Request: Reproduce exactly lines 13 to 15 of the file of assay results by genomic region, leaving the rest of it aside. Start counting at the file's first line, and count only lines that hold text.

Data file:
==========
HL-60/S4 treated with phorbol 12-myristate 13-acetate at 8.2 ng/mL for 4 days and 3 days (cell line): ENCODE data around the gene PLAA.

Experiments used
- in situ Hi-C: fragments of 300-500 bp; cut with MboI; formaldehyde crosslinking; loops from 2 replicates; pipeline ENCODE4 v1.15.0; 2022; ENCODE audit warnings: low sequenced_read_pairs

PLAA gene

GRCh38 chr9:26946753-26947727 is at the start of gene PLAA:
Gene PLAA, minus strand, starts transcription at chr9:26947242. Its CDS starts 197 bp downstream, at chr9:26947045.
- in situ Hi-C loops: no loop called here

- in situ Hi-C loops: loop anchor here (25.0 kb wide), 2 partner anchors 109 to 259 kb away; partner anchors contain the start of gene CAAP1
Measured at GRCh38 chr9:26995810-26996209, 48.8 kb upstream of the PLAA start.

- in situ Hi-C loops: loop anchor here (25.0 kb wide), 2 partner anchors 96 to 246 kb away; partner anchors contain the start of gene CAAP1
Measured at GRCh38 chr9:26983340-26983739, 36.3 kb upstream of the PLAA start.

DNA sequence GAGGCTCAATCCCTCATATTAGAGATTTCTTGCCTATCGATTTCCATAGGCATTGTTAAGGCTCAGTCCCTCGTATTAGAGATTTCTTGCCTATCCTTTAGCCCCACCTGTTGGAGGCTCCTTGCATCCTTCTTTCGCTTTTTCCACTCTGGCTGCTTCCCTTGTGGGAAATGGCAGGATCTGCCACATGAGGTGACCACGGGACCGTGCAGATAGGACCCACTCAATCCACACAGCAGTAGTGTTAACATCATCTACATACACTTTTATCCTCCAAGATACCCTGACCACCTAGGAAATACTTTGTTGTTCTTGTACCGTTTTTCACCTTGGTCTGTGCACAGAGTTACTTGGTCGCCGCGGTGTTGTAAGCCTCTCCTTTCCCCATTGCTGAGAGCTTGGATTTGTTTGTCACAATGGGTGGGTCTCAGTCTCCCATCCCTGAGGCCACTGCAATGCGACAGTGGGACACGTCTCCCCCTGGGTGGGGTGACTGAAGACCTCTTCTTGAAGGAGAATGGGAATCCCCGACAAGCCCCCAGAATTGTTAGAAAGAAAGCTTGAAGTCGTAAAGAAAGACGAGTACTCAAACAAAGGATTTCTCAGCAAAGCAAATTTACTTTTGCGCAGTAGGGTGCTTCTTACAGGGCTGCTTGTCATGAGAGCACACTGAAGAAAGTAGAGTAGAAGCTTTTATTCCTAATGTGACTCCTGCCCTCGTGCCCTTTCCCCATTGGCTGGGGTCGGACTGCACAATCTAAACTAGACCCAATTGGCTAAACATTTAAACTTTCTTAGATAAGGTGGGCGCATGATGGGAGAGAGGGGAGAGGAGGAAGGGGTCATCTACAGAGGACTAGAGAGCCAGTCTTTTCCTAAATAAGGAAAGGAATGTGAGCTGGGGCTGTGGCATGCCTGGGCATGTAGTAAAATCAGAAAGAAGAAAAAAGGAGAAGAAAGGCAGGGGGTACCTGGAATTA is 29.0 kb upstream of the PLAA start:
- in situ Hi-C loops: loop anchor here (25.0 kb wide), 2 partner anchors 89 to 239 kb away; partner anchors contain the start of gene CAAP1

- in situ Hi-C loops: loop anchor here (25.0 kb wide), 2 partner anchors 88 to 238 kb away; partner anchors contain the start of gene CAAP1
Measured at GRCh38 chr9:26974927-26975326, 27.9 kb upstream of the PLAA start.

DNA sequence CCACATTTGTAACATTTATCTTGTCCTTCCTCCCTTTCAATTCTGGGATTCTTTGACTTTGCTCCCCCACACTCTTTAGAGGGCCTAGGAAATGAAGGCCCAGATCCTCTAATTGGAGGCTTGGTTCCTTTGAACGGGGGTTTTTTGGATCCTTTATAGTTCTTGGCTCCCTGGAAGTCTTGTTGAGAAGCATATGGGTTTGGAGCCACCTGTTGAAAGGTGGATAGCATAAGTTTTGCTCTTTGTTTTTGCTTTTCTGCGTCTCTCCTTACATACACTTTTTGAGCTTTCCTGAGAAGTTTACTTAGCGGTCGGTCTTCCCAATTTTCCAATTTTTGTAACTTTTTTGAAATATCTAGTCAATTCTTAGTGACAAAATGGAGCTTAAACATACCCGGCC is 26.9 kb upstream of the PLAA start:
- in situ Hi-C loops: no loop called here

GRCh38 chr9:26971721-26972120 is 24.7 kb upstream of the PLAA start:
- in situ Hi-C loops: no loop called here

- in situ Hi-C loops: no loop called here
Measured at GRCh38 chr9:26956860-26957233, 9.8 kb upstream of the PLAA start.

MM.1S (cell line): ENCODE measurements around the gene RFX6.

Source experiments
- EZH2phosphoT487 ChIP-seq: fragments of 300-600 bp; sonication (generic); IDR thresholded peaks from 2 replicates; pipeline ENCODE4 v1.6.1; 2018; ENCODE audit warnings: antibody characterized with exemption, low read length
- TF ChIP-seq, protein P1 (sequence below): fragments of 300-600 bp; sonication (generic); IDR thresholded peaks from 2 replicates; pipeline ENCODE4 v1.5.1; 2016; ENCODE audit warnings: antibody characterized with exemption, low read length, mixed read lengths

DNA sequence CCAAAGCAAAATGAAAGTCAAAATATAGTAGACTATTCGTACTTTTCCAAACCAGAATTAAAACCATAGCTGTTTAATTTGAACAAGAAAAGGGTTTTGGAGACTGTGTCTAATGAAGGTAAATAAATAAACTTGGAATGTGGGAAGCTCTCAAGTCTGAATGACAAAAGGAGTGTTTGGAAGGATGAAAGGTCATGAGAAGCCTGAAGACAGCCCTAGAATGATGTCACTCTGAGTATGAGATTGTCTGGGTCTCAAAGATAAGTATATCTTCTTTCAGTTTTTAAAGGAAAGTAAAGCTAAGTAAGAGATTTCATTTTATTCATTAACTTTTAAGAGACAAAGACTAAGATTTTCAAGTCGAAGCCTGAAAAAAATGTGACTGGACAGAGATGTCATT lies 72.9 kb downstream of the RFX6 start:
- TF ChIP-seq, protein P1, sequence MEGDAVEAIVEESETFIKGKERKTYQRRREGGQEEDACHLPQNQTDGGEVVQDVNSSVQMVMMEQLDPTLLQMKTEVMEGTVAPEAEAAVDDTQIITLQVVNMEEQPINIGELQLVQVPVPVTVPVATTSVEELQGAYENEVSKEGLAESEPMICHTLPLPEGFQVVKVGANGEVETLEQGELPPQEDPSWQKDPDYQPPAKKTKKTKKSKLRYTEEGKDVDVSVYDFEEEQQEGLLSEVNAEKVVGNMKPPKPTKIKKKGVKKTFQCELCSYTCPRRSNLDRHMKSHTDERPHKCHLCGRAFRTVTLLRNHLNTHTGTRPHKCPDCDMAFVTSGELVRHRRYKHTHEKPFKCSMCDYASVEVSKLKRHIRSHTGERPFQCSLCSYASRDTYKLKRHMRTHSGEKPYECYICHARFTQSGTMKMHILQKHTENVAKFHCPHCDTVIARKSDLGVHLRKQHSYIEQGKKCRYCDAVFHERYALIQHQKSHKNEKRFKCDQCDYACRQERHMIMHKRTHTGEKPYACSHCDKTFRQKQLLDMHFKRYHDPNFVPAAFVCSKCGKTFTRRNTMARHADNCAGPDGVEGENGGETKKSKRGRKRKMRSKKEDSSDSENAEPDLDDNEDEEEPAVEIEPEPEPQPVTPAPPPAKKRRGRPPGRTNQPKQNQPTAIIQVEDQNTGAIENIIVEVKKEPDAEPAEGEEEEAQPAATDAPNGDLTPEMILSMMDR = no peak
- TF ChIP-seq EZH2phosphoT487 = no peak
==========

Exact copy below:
- in situ Hi-C loops: loop anchor here (25.0 kb wide), 2 partner anchors 89 to 239 kb away; partner anchors contain the start of gene CAAP1

- in situ Hi-C loops: loop anchor here (25.0 kb wide), 2 partner anchors 88 to 238 kb away; partner anchors contain the start of gene CAAP1
Measured at GRCh38 chr9:26974927-26975326, 27.9 kb upstream of the PLAA start.